Macros, like tables, queries, forms, and reports, are an important component of an Access database. They help drive interactions in the system, such as navigating between forms or modifying data in a table. Macros differ from Visual Basic code modules in that they won’t typically trigger security warnings in the database and don’t require developers to read or write code.
- [Instructor] Let's start by talking about what macros are … and when you would use one. … Macros are one of the component objects … of an Access database. … Like tables, queries, forms, and reports, … macros serve a specialized role in the system. … They allow database developers to connect objects together … and add functionality and interactivity to the database. … For instance, when a user clicks on a form … that you've designed, … a macro will tell the system what actions to perform … and in what order. … Microsoft Access actually provides database developers … with two control objects that can add functionality … and interactivity to the database. … You can find them both on the Create tab … in the Macros and Code Group. … The first is a code module … and it requires that developers can read and write code … in the Visual Basic programming language. … It's a great flexible choice for seasoned programmers, … but it has a steep learning curve … for people that are new to Access development …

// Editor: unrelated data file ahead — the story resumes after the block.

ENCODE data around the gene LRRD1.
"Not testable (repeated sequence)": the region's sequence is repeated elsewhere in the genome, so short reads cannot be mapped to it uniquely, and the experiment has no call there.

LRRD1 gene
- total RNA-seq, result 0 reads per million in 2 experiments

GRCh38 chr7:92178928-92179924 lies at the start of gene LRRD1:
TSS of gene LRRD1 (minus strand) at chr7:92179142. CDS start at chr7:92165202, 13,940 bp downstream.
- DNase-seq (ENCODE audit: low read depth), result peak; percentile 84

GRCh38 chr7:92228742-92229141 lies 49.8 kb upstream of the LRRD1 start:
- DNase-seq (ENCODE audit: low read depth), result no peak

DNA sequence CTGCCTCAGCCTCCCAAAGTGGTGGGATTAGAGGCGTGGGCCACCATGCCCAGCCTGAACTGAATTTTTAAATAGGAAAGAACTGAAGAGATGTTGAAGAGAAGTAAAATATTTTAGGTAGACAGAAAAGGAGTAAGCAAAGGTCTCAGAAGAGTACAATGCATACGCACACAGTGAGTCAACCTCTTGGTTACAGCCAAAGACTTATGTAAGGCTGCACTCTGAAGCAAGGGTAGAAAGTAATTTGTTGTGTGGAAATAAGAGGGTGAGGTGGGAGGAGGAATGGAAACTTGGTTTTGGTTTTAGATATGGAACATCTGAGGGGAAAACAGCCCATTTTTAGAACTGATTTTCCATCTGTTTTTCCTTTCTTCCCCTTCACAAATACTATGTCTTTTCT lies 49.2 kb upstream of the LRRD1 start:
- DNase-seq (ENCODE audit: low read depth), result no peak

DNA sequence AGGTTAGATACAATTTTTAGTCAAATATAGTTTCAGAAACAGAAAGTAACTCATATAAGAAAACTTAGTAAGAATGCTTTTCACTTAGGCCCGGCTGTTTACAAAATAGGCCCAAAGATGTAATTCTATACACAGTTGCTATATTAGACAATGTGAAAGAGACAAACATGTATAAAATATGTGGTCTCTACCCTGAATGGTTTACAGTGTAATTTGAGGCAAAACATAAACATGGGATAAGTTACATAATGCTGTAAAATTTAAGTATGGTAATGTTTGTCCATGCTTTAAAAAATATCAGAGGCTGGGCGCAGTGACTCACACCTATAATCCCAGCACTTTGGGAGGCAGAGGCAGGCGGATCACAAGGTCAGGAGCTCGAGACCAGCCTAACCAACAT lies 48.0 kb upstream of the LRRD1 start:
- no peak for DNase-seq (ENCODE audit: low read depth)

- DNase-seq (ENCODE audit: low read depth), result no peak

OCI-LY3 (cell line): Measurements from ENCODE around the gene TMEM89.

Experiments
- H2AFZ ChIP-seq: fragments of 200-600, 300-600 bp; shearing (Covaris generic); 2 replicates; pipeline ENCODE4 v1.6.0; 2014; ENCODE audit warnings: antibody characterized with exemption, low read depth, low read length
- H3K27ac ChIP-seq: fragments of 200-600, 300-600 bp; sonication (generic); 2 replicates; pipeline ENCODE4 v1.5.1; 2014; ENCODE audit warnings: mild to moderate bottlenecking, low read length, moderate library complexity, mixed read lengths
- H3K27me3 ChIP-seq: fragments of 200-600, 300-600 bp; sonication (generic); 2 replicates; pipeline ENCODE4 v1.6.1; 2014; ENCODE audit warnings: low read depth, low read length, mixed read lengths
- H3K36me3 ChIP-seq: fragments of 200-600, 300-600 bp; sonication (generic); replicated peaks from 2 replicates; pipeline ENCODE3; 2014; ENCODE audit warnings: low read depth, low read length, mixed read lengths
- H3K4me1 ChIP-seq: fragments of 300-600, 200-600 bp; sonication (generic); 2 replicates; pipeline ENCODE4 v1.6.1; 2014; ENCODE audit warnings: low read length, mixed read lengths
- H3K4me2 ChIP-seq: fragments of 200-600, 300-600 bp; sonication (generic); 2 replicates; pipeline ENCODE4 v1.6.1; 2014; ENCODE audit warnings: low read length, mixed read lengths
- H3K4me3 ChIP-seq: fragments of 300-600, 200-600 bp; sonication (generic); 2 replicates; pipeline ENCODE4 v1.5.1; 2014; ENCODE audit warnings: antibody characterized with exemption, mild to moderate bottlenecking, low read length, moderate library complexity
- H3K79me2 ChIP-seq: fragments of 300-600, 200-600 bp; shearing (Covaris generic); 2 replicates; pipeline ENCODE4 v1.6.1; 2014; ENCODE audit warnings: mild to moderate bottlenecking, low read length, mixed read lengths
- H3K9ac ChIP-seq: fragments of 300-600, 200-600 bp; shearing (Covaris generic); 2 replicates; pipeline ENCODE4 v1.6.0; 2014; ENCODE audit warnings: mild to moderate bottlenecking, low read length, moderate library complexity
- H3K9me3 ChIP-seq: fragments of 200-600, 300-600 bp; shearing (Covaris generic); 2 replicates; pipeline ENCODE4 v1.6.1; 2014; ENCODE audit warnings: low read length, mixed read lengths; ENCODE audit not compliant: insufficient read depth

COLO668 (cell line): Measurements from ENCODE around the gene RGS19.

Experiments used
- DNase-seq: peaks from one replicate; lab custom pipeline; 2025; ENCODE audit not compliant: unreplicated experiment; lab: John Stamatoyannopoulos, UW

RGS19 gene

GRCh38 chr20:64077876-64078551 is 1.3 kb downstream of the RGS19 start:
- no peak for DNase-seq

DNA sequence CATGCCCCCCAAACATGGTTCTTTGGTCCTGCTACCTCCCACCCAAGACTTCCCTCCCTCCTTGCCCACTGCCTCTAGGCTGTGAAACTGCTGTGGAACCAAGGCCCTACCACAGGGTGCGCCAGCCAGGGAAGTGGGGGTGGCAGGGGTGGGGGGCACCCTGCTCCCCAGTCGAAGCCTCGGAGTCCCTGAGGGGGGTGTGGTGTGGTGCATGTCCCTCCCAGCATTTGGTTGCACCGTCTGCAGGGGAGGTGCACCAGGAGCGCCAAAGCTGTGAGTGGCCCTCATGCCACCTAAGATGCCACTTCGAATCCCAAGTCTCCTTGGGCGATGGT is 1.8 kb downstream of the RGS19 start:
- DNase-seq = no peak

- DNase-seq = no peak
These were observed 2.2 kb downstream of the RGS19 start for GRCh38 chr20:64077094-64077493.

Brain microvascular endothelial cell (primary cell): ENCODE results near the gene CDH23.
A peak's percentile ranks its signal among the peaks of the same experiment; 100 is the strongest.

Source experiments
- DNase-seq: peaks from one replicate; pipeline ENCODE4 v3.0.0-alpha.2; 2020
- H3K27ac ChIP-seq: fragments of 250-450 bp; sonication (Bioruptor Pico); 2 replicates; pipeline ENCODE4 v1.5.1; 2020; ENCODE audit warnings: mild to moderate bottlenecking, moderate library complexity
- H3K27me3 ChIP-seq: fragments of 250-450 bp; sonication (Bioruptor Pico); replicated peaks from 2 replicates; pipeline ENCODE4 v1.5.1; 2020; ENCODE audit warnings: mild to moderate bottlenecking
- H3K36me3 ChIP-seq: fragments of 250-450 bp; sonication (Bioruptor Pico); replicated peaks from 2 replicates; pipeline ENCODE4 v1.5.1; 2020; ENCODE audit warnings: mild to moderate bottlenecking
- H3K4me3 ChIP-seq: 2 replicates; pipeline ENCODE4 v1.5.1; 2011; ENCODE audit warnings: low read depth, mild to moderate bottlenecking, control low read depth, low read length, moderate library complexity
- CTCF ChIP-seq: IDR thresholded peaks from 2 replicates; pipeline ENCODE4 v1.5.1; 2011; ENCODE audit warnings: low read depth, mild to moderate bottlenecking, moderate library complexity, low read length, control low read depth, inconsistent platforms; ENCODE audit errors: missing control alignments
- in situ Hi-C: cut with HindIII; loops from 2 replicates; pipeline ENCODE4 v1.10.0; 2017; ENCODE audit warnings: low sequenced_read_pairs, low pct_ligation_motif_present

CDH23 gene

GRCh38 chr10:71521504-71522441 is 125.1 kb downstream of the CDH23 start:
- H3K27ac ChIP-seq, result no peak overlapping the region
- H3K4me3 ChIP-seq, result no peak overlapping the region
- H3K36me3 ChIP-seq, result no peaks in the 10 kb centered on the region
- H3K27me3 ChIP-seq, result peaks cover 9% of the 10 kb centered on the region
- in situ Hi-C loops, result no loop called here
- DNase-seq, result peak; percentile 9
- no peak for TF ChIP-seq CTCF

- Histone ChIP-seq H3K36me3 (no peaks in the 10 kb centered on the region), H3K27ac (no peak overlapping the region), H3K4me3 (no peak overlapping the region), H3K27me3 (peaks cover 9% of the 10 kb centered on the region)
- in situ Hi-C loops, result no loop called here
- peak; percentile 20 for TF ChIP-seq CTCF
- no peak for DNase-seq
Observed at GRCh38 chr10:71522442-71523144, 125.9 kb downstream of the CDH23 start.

- Creating multi-step macros
- Triggering macros
- Running macros at startup
- Adjusting the execution and flow of macros
- Troubleshooting macros